So I sang at this wedding with Impromptu on Saturday.
I had (and still have, despite singing for them) no idea who the bride and groom were. I know that the bride requested that we sing the Bobby McFerrin version of the 23rd Psalm ("The Lord is my Shepherd," but a version that changes all the pronouns for God to female), and I heard during the pre-service gossip that the bride was a militant feminist. Great, I thought, I get to witness the emasculation of another fine member of male society. Yep, my attitude was that bad.
In any event, the service started, and wound up being surprisingly, refreshingly traditional. The groom was puff-chested, the bride was radiant in a floral, lacy, very feminine dress. Pretty nice. Then, during the exchange of rings and vows, he maintained his composure, but she wound up breaking down and barely sobbing out, eyes shining, "...as long as we both shall live."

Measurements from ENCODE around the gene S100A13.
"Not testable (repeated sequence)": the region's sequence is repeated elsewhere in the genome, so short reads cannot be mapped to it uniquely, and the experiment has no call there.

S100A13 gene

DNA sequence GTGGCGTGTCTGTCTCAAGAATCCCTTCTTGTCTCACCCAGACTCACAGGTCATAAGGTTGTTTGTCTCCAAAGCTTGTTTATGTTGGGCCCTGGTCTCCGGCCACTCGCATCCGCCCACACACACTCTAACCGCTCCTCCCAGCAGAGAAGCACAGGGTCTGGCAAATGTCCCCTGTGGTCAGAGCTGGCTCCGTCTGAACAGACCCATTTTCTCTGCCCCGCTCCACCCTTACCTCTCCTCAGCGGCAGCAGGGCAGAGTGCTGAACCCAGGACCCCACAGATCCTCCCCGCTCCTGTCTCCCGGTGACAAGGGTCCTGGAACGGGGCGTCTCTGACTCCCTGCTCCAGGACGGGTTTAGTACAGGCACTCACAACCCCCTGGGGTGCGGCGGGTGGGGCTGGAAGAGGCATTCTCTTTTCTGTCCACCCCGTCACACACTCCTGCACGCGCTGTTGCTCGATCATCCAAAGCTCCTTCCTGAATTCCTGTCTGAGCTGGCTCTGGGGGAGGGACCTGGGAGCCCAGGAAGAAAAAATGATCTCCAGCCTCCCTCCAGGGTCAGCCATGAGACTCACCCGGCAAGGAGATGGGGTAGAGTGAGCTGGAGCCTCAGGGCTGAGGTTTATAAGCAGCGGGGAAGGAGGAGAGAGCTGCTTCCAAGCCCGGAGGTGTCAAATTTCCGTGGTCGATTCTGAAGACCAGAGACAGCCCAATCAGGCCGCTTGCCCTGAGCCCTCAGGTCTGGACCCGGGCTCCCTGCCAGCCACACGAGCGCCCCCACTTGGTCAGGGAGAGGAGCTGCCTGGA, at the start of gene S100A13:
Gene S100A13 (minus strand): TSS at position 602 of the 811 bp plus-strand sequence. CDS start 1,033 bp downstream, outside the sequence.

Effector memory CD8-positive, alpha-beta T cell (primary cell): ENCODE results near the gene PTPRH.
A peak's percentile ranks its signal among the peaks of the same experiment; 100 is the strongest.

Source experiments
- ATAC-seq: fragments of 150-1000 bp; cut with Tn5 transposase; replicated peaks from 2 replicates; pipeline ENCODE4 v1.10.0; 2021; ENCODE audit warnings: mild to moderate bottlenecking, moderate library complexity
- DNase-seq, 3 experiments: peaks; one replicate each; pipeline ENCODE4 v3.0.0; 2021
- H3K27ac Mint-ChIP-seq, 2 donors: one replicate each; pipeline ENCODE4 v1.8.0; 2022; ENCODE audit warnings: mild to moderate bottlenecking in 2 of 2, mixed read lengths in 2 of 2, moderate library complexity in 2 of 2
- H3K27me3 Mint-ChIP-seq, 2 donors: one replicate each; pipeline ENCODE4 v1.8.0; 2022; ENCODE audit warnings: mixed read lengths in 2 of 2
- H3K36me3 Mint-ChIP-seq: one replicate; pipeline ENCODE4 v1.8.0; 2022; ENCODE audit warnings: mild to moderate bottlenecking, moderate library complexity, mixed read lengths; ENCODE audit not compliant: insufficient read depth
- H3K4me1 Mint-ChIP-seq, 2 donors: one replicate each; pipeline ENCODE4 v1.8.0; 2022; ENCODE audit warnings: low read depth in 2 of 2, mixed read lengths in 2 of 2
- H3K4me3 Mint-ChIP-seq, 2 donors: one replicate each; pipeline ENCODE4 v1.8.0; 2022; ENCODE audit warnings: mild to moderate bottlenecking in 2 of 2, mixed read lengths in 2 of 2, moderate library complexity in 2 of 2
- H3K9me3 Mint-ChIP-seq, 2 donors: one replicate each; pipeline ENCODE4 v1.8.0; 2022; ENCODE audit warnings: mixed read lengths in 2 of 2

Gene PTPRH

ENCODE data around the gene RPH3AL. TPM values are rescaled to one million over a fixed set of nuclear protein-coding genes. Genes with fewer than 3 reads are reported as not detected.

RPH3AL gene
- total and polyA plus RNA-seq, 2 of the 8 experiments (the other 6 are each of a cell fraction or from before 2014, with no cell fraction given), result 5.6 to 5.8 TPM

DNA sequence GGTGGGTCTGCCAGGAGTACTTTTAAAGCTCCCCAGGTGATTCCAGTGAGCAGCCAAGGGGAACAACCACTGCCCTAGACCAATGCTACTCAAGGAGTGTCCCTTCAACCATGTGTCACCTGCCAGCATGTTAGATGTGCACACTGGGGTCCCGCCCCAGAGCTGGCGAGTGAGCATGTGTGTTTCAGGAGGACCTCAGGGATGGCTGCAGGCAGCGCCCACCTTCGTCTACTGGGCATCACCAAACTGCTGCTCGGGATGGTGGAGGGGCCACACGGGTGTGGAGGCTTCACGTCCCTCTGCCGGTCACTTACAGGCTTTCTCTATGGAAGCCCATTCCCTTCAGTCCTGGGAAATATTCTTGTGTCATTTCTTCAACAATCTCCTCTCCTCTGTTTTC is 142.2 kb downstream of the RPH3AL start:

It was sublime; joyous; heartbreakingly beautiful, especially in the meager context I had. It was a moving, affirming moment for the whole church: capital-L Love rearing its tender head, conquering all.
It also hurt. A lot.
I always used to love weddings, being the sentimental romantic knucklehead that I (still) am, but attending them since the divorce has become unutterably painful. Good friends, complete strangers, no difference. From the mundane to the highly symbolic, every detail of a wedding hurts. It's the one situation that reliably brings back that delightful hole-in-the-chest feeling that was the hallmark of my first few months alone. I keep hoping I'll heal past it, but I keep getting blindsided from wedding to wedding.
I wanted to run, I wanted to curl up and weep, I wanted to start breaking things right there in the choir loft.
Instead I sang.
I'm still a mess inside when I think about it. God, I wish I knew how to make this better.
Sorry, new people. Part of the Brain Squeezings package.